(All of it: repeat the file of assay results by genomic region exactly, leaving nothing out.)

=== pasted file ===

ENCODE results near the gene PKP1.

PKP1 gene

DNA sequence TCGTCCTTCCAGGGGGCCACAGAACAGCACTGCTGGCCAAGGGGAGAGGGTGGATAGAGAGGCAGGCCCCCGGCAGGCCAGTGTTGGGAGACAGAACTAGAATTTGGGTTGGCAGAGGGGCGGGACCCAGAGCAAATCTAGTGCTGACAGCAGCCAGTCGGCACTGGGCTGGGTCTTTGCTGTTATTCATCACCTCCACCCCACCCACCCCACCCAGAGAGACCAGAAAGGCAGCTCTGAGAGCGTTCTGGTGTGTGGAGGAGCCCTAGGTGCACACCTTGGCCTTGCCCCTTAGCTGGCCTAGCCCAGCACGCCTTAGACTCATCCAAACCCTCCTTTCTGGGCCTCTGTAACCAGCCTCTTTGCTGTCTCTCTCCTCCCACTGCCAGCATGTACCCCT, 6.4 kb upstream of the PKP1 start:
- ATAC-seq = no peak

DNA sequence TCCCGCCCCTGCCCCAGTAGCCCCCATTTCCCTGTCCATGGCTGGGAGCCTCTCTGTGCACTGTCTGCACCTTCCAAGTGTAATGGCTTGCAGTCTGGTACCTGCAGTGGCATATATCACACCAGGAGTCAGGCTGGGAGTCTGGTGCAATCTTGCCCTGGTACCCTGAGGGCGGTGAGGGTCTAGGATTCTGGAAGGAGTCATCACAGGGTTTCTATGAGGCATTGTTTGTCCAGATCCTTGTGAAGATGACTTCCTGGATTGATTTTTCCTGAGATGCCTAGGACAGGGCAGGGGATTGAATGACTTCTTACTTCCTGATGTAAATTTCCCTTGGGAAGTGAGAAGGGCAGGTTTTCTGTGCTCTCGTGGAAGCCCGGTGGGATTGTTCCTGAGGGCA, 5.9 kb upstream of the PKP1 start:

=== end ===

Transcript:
ENCODE results near the gene PKP1.

PKP1 gene

DNA sequence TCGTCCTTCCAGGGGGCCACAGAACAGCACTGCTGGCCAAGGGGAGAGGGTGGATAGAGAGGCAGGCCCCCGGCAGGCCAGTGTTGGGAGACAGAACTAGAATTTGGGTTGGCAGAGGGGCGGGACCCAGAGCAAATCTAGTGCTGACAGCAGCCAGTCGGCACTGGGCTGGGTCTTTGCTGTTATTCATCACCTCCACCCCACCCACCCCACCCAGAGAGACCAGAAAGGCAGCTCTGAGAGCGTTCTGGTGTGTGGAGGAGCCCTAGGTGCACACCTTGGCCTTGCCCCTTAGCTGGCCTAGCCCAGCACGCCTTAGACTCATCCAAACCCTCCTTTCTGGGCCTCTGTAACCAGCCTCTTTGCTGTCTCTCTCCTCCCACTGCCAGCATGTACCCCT, 6.4 kb upstream of the PKP1 start:
- ATAC-seq = no peak

DNA sequence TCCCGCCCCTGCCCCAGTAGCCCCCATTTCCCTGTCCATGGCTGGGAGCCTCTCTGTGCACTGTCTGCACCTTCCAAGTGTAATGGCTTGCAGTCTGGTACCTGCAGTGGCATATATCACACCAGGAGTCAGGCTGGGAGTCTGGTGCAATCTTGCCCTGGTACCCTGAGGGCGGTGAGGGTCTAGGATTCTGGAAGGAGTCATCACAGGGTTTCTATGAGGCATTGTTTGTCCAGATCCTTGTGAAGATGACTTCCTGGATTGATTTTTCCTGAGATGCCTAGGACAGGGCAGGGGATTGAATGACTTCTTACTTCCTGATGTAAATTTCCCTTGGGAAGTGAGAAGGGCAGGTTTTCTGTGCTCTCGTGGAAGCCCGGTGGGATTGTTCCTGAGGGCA, 5.9 kb upstream of the PKP1 start: